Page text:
It was the look-out who saw them first. Two crippled vessels, rotting and abandoned, lay at anchor close to the shoreline. Their hulls were splintered and twisted, their sails in tatters and their crew apparently long since dead. But it was not a tropical reef that had wrecked the ships and nor was it malaria that had killed the crew. England's maiden expedition to the Spice Islands had come to grief in the ice-bound waters of the Arctic.
The historic 1553 voyage was the brainchild of a newly founded organisation known as the Mystery, Company and Fellowship of Merchant Adventurers for the Discovery of Unknown Lands. So impatient were these merchants to enter the spice race yet so unprepared for the risks and dangers that they allowed enthusiasm to overrule practicalities and long before the ships had left port a catalogue of errors threatened to jeopardise their mission. The choice of expedition leader, or `pilot-general', was sensible enough. Richard Chancellor was `a man of great estimation' who had gained some experience of seafaring in his formative years. His adoptive father, Henry Sidney, so eulogised his young charge when presented to the Company that the merchant adventurers thought they had a new Magellan in their midst. Sidney explained that it was Chancellor's `good parts of wit' that made him so invaluable and, never shy to blow his own trumpet, added, `I rejoice in myself that I have nourished and maintained that wit.'
When a doubting merchant tackled Sidney on his enthusiasm for being separated from Chancellor the old man had a ready answer. `I do now part with Chancellor not because I make little reckoning of the man, or because his maintenance is burdenous and chargeable unto me. You know the man by report, I by experience; you by words, I by deeds; you by speech and company, but I by the daily trial of his life.'
Sidney's rhetoric won the day and Chancellor was promptly given command of the Edward Bonaventure, the largest of the expedition's three ships. The governors then turned to choosing a captain for the expedition's other large ship, the Bona Esperanza. For reasons that remain obscure they plumped for Sir Hugh Willoughby, a `goodly personage' according to the records, but one who had absolutely no knowledge of navigation. Such a man would have been a risk for the short hop across the English Channel; to despatch him to the uttermost ends of the earth was to court disaster.
When it came to deciding the passage to the Spice Islands the merchant adventurers were most insistent. Although they had watched the Spanish and Portuguese successfully sail both east and west to the East Indies, they plumped for an altogether more eccentric option. Their ships, it was decided, would head due north; a route that would shave more than two thousand miles off the long voyage to the Spice Islands. It would have the added benefit of avoiding conflict with the Portuguese who had been sailing the eastern route for almost a century and had established fortified bastions in every port. There was also the question of illness and climate to consider. English mariners had seen the Portuguese ships return home with their crews decimated by dysentery and typhoid, often contracted in the tropical climes of the Indian Ocean. At least one man in five could expect death on the long voyage to the East but that number was frequently much higher and often entire ships had to be abandoned due to a shortage of crew. Since the Portuguese were acclimatised by birth to a hot climate men questioned how English sailors, brought up on the frosty fringes of northern Europe, could hope to return in rude health.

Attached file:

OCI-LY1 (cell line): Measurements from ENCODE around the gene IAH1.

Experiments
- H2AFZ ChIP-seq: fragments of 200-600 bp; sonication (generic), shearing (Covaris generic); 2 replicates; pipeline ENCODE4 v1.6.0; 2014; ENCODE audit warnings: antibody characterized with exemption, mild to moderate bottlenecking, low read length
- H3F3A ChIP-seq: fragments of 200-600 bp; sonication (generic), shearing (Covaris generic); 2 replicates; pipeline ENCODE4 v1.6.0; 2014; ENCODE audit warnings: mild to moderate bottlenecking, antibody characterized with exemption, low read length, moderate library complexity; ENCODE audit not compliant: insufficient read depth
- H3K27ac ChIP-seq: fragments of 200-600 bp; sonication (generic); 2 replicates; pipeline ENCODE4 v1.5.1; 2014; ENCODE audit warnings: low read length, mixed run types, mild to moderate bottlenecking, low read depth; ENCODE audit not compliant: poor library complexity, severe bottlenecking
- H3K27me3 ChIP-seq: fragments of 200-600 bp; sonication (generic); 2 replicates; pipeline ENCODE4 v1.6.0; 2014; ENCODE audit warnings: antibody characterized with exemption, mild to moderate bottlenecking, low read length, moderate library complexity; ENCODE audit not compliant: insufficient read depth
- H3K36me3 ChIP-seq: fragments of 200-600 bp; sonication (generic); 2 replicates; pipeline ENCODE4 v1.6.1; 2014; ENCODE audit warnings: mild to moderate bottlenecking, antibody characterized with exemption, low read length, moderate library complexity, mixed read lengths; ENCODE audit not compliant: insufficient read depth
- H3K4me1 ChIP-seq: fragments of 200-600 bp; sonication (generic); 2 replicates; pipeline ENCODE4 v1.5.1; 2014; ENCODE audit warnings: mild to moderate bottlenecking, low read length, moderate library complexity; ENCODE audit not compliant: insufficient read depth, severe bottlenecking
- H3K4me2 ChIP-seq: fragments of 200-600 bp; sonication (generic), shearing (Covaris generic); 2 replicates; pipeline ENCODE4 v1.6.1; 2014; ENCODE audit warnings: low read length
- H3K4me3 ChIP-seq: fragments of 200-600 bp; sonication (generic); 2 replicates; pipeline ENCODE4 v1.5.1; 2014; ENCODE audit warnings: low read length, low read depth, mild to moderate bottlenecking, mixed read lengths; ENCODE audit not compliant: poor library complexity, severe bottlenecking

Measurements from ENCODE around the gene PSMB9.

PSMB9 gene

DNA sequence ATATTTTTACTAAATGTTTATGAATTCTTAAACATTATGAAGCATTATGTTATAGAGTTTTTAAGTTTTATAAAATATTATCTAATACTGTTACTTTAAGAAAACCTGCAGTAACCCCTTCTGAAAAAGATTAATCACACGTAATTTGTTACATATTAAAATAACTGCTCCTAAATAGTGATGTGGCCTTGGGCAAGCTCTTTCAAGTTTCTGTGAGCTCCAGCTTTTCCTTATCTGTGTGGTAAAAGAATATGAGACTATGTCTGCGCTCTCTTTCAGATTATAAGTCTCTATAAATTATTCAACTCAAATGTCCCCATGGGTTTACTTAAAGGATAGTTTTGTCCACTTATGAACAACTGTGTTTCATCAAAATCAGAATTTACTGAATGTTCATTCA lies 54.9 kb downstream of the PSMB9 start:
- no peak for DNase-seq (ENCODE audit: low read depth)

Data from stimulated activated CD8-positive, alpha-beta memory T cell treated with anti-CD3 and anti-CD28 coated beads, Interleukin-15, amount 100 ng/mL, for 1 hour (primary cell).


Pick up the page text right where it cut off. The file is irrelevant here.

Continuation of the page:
The expedition ran into trouble before it even set sail. During delays at Harwich, it was discovered that a large part of the provisions was already rotten, while the wine casks had been so badly assembled that the wine was leaking freely though the joints in the wood. But with the wind in their favour the captains decided there was no time to restock the ships and the expedition set sail on 23 June 1553.
So long as the vessels stuck together under the capable direction of Richard Chancellor they were unlikely to run into trouble. But as they rounded the rocky shores of northern Norway, `there came such flows of winde and terrible whirlewinds' that Willoughby's ship was blown off course. Chancellor had planned for such an eventuality, suggesting that the ships regroup at Vardohuus, a small island in the Barents Sea. He waited for seven days but, hearing nothing of either the Bona Esperanza or the Confidentia, the third ship of the fleet, he pushed on eastwards towards the White Sea.
The other two vessels had also survived the storm. After riding out the gale, Sir Hugh re-established contact with the Confidentia and both headed towards the coastline. Here Willoughby's inexperience began to tell. He sounded the sea floor, pored over charts and scratched his head before concluding that `the land lay not as the globe made mention.' Failing to locate Vardohuus's or Chancellor's vessel, he decided to press on with the expedition without the flagship.